The Perfect Enemy | NYC COVID vaccine mandate to be lifted for private sector, mayor says
September 25, 2022
Read Time:2 Minute

Mayor Eric Adams is lifting New York City’s only-in-the-nation mandate that private sector employees be vaccinated against COVID-19 — but for now is keeping the requirement for the city’s more than 300,000 public workers.

The revocation for the private sector goes into effect Nov. 1 and puts “the choice in the hands of New York businesses,” Adams said Tuesday.

Asked why he’s lifting the private but not public sector mandate — under which more than 1,000 municipal workers have been fired for failure to be vaccinated — Adams said: “We’re in a steady phase of pivot and shift. We do things. We roll things out slowly. Right now, that is not on the radar for us.”

He added: “I don’t think anything dealing with COVID is, makes sense, and there’s no logical pathway of one can do. You make the decisions based on how to keep our city safe, how to keep our employees operating by taking their vaccine.”

The mandates date to Adams’ predecessor, Bill de Blasio. Although the public sector mandate continues to be enforced, Newsday reported earlier this year that neither Adams nor de Blasio had ever enforced the private sector mandate.

Adams’ spokesman had said the city had done no inspections, levied no fines, and had no plans to do so.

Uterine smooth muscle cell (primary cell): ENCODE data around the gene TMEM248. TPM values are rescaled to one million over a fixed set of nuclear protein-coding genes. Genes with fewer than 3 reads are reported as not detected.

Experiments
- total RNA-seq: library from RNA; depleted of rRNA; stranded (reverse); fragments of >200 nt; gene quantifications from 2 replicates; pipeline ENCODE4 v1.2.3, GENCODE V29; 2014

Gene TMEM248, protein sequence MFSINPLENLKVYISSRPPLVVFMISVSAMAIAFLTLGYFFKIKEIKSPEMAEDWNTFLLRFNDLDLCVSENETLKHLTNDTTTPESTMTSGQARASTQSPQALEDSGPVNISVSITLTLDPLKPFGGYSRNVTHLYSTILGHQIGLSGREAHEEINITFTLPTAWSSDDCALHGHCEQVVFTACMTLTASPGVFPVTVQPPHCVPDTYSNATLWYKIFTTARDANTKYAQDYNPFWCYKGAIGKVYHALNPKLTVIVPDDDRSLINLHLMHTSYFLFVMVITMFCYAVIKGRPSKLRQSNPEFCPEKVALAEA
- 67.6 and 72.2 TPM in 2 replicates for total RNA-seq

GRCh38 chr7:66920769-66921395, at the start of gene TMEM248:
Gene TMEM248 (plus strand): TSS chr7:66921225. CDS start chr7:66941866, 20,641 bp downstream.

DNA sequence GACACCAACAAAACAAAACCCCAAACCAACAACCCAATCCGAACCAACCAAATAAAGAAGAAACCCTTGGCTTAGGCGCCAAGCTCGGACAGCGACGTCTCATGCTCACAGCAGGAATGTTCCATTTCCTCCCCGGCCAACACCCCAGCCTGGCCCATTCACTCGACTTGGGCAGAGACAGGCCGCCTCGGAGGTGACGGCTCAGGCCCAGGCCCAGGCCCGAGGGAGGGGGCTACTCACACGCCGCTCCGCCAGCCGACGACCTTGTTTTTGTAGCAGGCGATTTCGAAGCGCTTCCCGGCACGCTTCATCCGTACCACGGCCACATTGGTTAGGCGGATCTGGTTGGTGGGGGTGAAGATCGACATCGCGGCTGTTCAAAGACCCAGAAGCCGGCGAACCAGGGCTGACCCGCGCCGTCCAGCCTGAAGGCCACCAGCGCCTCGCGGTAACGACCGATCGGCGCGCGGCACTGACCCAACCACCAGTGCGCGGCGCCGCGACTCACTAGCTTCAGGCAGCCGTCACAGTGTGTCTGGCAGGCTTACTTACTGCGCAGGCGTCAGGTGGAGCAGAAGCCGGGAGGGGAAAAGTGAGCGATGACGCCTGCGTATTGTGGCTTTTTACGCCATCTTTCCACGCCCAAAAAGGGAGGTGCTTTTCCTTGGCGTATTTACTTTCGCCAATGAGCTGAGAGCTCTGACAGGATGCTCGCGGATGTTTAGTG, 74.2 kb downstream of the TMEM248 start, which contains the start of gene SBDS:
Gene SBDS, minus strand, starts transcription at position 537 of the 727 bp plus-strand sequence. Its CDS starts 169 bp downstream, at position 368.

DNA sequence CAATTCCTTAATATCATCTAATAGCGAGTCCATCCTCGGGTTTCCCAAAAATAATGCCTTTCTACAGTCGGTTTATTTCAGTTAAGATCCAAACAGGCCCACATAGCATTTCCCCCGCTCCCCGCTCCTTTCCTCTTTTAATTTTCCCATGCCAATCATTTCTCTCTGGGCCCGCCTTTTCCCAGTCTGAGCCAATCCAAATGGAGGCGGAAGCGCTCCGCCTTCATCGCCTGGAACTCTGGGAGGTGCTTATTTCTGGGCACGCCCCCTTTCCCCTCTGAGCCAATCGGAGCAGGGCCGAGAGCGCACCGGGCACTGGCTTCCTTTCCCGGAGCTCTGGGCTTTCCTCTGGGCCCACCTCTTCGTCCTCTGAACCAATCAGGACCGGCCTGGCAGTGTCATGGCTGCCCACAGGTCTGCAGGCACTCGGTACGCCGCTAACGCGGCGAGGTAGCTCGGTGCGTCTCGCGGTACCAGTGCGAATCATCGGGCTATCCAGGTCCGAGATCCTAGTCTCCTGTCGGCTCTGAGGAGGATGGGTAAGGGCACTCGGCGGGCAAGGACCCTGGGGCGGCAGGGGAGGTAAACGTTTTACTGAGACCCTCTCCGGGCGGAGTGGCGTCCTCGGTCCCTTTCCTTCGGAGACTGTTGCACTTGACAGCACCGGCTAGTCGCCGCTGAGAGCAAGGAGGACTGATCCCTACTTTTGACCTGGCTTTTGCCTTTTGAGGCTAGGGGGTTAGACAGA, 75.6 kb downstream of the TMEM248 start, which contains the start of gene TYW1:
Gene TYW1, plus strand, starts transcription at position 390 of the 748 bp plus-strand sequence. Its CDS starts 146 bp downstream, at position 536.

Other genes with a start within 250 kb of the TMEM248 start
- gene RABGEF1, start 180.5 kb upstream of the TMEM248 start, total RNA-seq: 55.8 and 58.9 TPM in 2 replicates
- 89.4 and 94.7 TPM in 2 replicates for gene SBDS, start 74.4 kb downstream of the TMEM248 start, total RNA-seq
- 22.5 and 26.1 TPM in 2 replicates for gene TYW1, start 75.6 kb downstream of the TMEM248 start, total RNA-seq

Under the mandate, which started Dec. 27, employers must seek each worker’s proof of vaccination, maintain a log of who is and isn’t vaccinated, and “must exclude from the workplace any worker” who’s unvaccinated, according to the city’s order.

Asked the public health logic for keeping one employment mandate and not the other, the city’s health commissioner, Dr. Ashwin Vasan, did not answer directly but said: “At the time of institution of these mandates, the major effect was to push people to get vaccinated. You always have early adopters, and you always have the intransigent few who won’t get vaccinated, and the purpose of the mandate in the interest of public health is also to push people to get vaccinated, which it’s been extraordinarily successful in doing.”

The public sector mandate has been challenged in court, particularly by workers fired as a result of refusing to be vaccinated.

Following Adams’ announcement, the Police Benevolent Association, the labor union representing the rank and file, issued a statement: “This announcement is more proof that the vaccine mandate for New York City police officers is arbitrary, capricious, and fundamentally irrational. Now that the city has abandoned any pretense of a public health justification for vaccine mandates, we expect it to settle our pending lawsuits and reinstate with back pay our members who unjustly lost their jobs.”

Also Tuesday, Adams announced that a separate requirement that public school students be vaccinated as a condition of participating in sports or extracurricular activities was being lifted.

It’s the latest rollback of mandates imposed earlier in the pandemic — including masks in gathering places, and proof of vaccination at theaters. eateries and gyms.

In March, Adams announced the end of the private sector mandate for hometown athletes and other performers but not anyone else. That move was prompted by unvaccinated athletes like the Nets’ Kyrie Irving, who had been barred from playing in home games until the change.